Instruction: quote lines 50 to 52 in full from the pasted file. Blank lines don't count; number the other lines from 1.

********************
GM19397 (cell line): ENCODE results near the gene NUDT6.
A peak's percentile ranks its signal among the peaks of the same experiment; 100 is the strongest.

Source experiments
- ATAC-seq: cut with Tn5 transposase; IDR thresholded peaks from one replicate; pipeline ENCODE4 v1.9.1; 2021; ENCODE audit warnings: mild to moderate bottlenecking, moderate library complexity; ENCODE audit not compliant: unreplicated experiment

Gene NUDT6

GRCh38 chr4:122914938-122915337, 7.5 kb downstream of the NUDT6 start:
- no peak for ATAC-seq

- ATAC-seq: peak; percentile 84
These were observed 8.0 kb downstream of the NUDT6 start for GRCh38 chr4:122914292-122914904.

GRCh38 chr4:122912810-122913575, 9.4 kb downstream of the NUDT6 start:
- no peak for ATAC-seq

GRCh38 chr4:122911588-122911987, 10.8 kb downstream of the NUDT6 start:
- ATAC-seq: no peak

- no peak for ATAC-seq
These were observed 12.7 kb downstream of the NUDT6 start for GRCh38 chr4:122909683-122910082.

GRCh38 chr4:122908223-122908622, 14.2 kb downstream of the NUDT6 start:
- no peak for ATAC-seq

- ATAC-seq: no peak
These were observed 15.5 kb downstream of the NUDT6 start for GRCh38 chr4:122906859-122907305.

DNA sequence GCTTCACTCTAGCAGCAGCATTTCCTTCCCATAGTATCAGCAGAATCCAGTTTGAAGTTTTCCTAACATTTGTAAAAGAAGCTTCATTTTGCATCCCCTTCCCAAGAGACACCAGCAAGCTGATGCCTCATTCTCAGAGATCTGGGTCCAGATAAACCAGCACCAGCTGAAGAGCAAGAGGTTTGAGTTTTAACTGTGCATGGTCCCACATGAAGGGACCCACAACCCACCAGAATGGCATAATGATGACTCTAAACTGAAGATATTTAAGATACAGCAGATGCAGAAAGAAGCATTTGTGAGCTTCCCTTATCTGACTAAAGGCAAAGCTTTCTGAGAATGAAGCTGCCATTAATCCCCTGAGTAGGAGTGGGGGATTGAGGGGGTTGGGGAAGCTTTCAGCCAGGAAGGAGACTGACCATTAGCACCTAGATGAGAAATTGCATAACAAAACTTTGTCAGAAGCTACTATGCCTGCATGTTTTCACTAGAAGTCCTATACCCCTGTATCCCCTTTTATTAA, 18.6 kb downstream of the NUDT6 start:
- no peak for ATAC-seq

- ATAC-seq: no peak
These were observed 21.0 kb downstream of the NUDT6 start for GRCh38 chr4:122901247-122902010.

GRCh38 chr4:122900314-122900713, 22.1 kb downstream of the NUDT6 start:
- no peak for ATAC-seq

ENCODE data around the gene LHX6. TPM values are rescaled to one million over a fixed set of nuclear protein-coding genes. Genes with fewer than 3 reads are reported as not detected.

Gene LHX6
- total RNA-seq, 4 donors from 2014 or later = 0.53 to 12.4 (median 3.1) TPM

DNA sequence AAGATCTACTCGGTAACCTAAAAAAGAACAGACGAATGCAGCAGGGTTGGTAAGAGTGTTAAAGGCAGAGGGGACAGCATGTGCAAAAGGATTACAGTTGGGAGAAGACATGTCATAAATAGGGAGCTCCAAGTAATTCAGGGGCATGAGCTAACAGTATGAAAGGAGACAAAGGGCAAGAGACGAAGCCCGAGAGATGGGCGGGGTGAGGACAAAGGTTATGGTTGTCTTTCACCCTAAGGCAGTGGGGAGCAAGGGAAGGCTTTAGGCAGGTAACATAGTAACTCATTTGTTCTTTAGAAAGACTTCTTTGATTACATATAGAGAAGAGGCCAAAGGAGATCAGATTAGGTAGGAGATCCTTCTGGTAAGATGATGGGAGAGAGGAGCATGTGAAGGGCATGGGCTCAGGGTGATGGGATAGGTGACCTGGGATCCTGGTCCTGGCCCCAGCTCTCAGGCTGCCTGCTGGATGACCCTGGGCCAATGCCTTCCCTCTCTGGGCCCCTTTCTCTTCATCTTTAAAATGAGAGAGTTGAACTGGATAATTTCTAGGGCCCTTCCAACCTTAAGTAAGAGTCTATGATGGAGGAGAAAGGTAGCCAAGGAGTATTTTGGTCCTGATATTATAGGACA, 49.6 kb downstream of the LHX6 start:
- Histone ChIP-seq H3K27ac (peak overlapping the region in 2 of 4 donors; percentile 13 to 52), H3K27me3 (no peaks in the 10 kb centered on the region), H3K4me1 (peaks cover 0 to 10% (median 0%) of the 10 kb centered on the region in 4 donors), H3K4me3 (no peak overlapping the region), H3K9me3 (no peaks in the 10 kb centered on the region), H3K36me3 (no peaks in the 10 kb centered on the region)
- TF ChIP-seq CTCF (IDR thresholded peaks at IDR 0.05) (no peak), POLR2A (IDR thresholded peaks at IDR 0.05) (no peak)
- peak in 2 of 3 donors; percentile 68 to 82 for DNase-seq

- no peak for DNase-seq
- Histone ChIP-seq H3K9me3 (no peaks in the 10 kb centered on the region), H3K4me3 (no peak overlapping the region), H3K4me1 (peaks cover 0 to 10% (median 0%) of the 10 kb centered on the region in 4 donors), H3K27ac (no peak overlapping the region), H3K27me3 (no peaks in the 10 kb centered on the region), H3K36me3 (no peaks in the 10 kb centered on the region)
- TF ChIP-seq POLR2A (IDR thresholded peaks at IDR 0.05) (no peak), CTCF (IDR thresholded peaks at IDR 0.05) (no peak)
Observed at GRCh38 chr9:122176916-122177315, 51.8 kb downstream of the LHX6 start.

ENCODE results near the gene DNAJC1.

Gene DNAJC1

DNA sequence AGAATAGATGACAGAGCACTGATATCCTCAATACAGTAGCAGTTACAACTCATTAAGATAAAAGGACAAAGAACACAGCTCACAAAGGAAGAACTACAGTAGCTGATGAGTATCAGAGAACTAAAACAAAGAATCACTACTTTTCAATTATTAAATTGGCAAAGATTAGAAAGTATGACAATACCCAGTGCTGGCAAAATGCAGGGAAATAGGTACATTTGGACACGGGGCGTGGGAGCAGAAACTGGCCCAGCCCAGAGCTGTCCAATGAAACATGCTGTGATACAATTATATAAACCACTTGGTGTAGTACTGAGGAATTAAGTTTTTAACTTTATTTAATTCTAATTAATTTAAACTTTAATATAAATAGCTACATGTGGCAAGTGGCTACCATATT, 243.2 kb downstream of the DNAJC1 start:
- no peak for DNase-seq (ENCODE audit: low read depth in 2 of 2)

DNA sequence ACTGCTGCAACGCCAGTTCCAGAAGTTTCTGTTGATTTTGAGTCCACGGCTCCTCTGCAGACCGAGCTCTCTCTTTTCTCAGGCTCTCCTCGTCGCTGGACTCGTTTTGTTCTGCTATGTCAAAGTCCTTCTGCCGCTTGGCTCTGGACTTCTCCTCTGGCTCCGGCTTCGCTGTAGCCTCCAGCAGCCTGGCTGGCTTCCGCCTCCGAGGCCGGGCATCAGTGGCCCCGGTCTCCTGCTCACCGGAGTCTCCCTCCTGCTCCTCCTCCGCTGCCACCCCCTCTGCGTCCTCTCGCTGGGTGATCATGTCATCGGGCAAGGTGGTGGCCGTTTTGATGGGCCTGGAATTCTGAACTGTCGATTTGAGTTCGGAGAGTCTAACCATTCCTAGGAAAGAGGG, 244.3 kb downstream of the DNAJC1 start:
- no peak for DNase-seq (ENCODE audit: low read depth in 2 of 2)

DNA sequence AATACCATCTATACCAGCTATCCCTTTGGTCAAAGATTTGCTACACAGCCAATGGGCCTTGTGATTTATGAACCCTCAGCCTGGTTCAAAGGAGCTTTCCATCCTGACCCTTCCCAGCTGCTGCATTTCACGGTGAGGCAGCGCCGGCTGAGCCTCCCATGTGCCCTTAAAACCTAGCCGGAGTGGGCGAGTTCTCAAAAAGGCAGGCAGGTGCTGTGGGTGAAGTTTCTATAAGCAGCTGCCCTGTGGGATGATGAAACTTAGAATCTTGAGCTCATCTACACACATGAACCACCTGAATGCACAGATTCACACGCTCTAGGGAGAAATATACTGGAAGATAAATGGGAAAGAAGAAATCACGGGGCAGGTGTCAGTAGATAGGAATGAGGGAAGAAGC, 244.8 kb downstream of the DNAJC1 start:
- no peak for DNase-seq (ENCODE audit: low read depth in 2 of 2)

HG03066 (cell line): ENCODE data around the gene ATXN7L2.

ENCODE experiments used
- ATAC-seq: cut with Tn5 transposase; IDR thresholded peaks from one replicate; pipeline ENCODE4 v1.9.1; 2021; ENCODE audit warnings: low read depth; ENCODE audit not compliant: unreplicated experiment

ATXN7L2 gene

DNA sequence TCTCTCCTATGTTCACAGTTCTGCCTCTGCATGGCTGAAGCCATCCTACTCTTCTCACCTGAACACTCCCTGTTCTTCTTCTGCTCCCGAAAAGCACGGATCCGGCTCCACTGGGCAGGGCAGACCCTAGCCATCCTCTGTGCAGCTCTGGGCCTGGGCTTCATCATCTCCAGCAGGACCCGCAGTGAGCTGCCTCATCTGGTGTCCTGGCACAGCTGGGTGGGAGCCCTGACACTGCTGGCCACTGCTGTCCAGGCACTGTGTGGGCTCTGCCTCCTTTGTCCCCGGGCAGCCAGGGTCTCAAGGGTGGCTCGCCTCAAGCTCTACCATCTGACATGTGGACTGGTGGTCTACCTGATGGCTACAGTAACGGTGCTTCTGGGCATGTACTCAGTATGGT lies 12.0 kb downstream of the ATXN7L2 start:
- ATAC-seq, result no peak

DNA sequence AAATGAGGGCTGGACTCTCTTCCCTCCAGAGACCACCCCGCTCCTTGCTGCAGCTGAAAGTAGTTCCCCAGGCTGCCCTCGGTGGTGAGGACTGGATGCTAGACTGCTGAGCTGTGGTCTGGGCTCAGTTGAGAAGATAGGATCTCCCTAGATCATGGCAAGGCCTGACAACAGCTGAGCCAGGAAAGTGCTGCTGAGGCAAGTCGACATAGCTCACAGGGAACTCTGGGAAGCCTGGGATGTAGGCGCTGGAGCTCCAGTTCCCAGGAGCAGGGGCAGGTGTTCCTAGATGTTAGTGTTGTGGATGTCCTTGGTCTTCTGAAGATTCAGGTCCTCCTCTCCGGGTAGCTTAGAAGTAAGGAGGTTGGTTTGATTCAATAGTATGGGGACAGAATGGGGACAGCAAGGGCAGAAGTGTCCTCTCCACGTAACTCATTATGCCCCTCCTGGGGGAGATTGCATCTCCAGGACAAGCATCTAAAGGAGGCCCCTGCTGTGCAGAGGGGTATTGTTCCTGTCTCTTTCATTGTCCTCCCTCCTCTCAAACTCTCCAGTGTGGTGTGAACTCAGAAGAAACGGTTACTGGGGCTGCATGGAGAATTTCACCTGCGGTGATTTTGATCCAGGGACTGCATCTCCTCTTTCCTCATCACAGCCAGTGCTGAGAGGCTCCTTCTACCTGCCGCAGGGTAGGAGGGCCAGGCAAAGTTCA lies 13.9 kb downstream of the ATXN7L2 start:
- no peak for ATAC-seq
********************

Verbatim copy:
- ATAC-seq, result no peak

DNA sequence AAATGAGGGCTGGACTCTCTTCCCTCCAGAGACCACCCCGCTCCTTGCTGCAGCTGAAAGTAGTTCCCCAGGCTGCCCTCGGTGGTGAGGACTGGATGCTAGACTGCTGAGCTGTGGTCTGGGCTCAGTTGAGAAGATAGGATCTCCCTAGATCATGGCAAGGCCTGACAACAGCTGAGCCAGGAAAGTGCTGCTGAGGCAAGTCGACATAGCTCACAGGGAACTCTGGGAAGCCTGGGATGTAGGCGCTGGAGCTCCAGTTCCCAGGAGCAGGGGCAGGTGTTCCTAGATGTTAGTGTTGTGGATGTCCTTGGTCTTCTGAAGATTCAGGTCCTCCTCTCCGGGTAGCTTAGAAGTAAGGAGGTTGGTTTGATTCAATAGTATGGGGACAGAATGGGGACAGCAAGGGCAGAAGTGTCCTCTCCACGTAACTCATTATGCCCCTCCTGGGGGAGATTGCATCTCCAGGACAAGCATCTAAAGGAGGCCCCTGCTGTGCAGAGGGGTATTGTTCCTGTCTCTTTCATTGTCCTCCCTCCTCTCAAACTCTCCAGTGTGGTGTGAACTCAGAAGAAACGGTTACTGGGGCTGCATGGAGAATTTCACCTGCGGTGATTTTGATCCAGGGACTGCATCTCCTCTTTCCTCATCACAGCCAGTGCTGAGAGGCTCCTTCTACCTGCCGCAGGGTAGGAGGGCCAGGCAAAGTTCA lies 13.9 kb downstream of the ATXN7L2 start:
- no peak for ATAC-seq